A Christmas Bride for the King

Page 21

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By day three Charlotte was surprised at how easily she’d settled into the rhythm of moving from place to place. And at how little she missed civilisation. As they had moved deeper and deeper into the desert she’d found herself unwinding, helpless not to do so in the face of a much more primeval rhythm.
The evening was closing in over the oasis that was the current base for the Jadar tribe—one of the oldest in the region. It was where the name Jandor had come from, when this tribe’s ancestors had sacked and invaded the city.
She walked through the camp back to her tent after meeting with the tribe’s leaders. This tribe was different from most and run on more egalitarian lines. Women were just as much a part of important discussions as men and they didn’t wear veils, so Charlotte had left hers off and relished the breeze through her hair now.
During the meetings Charlotte had been surprised at how deferential Salim had been, and how attentive. She’d expected to find herself cringing as he made his reluctance to be there known, but he’d been effortlessly respectful while also displaying an innate sense of authority that had nothing to do with arrogance.
She’d just returned to her small tent, and was unpacking her bag, appreciating the thought of her own private space for the first time in three nights, when a noise made her look round.
Assa was at the opening of the tent and she said, ‘King Al-Noury would like you to join him for dinner in his tent.’
Even though he wasn’t yet crowned, his people already called him king.
Charlotte’s belly flipped. She’d managed to more or less avoid him since the other morning, keeping their conversation to a minimum as they travelled from place to place. But her awareness of him was increasing exponentially. Along with her confusion that he wasn’t behaving as she might have expected.
What could Charlotte say? She’d been summoned by the king. ‘Of course. I’ll just change quickly.’
The fine desert sand seemed to get everywhere, so Charlotte availed herself of the small bathroom attached to the tent and refreshed herself and changed into a clean set of trousers and a tunic. When she re-emerged Assa was waiting to show her to Salim’s tent.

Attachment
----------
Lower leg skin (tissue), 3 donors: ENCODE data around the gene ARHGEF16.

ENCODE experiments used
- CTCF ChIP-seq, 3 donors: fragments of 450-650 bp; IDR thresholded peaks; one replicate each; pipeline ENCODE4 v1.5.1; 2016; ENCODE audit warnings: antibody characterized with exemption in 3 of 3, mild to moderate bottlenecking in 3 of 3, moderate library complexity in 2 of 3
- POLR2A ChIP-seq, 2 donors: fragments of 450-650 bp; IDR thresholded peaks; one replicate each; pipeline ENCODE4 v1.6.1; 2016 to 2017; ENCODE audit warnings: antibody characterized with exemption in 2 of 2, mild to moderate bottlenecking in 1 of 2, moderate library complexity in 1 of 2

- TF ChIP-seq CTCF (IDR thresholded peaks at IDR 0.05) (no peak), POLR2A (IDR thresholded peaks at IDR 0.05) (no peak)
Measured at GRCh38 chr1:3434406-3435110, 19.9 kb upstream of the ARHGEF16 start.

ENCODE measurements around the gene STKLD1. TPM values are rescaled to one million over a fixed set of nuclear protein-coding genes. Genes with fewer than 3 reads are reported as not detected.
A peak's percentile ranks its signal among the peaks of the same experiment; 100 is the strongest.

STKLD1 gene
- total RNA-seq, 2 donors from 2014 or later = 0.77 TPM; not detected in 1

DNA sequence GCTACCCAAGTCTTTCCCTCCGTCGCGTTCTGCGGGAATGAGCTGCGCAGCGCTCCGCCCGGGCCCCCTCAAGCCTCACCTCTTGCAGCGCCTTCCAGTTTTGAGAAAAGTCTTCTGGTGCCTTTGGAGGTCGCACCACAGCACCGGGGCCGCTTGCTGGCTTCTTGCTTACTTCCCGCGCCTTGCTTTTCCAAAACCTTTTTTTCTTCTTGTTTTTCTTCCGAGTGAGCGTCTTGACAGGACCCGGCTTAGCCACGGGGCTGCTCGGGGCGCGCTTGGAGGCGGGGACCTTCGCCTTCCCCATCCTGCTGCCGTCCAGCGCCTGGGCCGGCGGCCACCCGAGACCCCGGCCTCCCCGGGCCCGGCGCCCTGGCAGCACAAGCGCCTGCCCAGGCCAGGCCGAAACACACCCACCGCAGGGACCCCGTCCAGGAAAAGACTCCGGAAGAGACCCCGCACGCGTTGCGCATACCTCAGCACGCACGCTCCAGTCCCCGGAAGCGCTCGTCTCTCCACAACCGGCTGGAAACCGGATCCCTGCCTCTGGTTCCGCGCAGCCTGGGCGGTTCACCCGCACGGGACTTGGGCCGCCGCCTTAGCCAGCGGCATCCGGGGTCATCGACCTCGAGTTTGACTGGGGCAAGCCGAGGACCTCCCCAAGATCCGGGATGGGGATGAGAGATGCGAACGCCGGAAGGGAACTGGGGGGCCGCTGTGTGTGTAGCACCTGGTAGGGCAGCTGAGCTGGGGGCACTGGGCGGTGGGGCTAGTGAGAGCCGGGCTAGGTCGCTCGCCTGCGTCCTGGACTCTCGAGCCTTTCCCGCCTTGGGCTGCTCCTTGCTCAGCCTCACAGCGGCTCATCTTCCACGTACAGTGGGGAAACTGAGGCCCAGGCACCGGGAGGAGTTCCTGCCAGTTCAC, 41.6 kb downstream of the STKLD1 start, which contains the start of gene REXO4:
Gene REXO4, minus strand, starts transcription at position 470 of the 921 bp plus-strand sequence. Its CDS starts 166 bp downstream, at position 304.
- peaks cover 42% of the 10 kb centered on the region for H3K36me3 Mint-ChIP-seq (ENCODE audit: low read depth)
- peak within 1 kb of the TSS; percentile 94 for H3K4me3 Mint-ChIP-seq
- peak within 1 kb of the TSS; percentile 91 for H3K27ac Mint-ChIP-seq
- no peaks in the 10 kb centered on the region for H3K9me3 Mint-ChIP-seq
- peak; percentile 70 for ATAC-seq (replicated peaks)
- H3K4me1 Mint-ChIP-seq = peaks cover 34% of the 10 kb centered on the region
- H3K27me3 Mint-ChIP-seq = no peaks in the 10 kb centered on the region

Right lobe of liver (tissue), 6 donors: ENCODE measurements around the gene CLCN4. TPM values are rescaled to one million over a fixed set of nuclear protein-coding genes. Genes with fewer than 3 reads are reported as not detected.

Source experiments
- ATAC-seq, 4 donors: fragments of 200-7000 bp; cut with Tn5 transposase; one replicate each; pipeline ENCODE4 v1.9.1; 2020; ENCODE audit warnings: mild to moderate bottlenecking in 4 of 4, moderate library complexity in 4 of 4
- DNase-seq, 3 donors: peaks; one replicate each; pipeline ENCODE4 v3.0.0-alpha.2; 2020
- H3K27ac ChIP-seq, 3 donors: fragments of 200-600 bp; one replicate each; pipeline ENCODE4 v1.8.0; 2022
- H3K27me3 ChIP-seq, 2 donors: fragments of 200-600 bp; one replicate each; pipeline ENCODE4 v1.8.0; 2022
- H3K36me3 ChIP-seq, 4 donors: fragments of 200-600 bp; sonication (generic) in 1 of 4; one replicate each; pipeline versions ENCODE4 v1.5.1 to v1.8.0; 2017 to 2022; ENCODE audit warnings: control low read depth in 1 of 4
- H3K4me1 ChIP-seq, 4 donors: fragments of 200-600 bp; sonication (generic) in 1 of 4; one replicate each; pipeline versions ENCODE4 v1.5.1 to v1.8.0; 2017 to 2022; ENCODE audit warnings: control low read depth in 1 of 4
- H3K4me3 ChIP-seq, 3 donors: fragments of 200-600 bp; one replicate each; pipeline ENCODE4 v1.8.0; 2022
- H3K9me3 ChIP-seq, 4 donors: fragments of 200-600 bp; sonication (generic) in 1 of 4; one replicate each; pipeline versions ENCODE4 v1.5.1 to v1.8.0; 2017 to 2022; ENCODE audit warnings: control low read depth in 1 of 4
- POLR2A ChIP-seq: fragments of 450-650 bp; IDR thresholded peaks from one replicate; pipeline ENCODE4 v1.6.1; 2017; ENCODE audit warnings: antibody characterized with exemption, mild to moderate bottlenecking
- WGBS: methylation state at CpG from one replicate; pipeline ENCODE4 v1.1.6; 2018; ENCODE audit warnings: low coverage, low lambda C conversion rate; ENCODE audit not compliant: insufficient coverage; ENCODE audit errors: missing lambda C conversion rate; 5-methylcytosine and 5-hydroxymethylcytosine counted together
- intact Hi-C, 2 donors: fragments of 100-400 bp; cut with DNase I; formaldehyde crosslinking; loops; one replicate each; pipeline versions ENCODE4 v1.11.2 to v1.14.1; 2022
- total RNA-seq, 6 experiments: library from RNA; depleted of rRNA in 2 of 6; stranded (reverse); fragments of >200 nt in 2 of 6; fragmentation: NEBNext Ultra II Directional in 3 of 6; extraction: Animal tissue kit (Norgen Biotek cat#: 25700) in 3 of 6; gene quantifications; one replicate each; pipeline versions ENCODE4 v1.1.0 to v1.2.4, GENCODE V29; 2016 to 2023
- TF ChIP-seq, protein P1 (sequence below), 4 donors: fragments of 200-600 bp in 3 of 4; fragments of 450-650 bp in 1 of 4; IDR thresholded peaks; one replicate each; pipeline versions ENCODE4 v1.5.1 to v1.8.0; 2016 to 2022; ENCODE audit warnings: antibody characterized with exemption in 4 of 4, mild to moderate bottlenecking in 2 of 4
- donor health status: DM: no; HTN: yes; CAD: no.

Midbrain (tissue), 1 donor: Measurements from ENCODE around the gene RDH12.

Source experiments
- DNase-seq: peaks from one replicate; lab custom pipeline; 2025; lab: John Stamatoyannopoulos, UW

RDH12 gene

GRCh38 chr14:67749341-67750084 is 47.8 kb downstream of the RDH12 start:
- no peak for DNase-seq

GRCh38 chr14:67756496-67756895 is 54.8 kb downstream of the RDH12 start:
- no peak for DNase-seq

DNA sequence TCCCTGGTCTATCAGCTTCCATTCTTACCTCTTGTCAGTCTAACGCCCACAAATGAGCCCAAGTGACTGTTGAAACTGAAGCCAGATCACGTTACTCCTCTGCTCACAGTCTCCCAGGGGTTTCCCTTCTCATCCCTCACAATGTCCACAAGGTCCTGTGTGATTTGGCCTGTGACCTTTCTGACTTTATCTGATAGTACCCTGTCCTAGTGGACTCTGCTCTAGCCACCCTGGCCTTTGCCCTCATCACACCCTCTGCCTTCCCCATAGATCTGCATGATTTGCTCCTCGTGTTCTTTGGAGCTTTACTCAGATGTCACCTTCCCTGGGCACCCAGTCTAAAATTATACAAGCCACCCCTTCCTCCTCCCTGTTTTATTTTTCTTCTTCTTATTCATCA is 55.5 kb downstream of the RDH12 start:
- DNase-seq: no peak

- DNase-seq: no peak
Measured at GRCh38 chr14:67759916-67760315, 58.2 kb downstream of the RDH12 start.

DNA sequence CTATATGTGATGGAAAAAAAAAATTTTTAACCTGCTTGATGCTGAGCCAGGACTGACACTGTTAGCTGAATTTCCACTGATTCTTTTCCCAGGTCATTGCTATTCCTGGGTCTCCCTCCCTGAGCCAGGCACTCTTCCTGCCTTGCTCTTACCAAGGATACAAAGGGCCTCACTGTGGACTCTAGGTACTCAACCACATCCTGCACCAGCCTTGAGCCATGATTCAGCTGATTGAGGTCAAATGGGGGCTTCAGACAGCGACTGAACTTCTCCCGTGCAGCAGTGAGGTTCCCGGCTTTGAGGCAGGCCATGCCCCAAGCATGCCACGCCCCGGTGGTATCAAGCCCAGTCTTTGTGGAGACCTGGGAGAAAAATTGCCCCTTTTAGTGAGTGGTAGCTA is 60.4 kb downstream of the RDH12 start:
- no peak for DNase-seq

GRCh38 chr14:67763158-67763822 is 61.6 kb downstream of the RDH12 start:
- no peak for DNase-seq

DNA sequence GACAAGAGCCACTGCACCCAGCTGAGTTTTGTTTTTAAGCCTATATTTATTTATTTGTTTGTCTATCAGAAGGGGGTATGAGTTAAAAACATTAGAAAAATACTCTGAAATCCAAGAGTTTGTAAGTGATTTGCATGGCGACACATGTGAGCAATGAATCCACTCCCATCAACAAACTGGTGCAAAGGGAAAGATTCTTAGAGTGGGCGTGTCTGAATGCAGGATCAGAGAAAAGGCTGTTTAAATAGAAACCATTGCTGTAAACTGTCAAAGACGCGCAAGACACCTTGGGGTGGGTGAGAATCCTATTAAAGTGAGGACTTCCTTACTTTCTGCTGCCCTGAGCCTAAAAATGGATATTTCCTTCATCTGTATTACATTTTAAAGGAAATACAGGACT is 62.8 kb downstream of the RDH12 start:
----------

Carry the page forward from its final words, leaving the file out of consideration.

Darkness had fallen over the camp and there were familiar sounds of rattling plates and utensils, fractious children crying and soothing voices.
Charlotte absorbed the nomadic atmosphere of the camp. Mouth-watering smells of cooking reminded her she hadn’t eaten in a few hours. She stopped and smiled when some small children ran around her as they played a game of catch before disappearing behind one of the tents.
Strangely, because she’d never thought of herself as being remotely maternal—especially after her experiences at the hands of her self-absorbed mother and absent father—she was taken completely unawares by a pang of yearning, and when she saw Assa waiting for her outside a much larger tent, with golden light spilling out into the camp, she realised far too belatedly that she was not ready to face Salim’s all too blistering blue gaze.
But, as if hearing her thoughts, Salim appeared in the entrance of the tent, easily filling the space. ‘Please, come in.’
And she had to keep moving forward, pushing that alien emotion down.
When she walked into his tent her jaw dropped and she forgot everything for a moment. It was like something out of an Arabian fantasy. Luxurious floor-coverings, sumptuous soft furnishings in bright jewel colours. A dining area that wouldn’t have looked out of place in a Parisian restaurant and a bed that Charlotte couldn’t take her eyes off. It dominated the space and was covered in silk and satin, with muslin drapes around it, fluttering in the light breeze.
She’d never have guessed from the rest of the far more humble camp that this could exist.
‘It’s a bit much, isn’t it?’
Charlotte managed to tear her gaze from the bed to look at Salim, who was wincing slightly. Feeling something light bubble up inside her she asked innocently, ‘Not to your specifications, then?’
He looked at her and his mouth tipped up wryly. ‘No.’
He gestured for her to take a seat at the dining table, and she said as she watched him take a seat opposite her, ‘Let me guess—you’re into stark minimalism and masculine colours? Abstract art?’
He flicked out a linen napkin. ‘You say that like it’s a bad thing.’
A moment shimmered between them, light and fragile, and then he said, ‘You looked as if you’d just seen a ghost when you walked in—I hope that wasn’t a reaction to my invitation.’
Charlotte avoided his eye for a moment, placing her own napkin on her lap. When she looked up again he was watching her with a narrowed gaze. She heard noises coming from the back of the tent, the sounds and smells of dinner. It helped to lessen the feeling of being in a lavish cocoon with this man.
She shrugged minutely. ‘I just noticed something...walking through the camp. A real sense of community that you don’t find in many places any more.’
Salim said, ‘You do seem at home here. And I’m sure you don’t need me to tell you this, but you’re a natural diplomat. I’ve watched how you put everyone at ease and can converse equally with a sheikh or the girl washing the dishes.’
Ridiculously, Charlotte blushed at Salim’s praise—even though she knew without false modesty that she was good at her job. ‘Thank you. This part of the world has always been fascinating to me.’
They were interrupted by staff appearing with a tray of delicious-smelling food. When they were alone again Salim held up a bottle of red wine and said, ‘May I?’
Charlotte felt as if she needed the sustenance so she nodded. He filled her glass and she took a sip.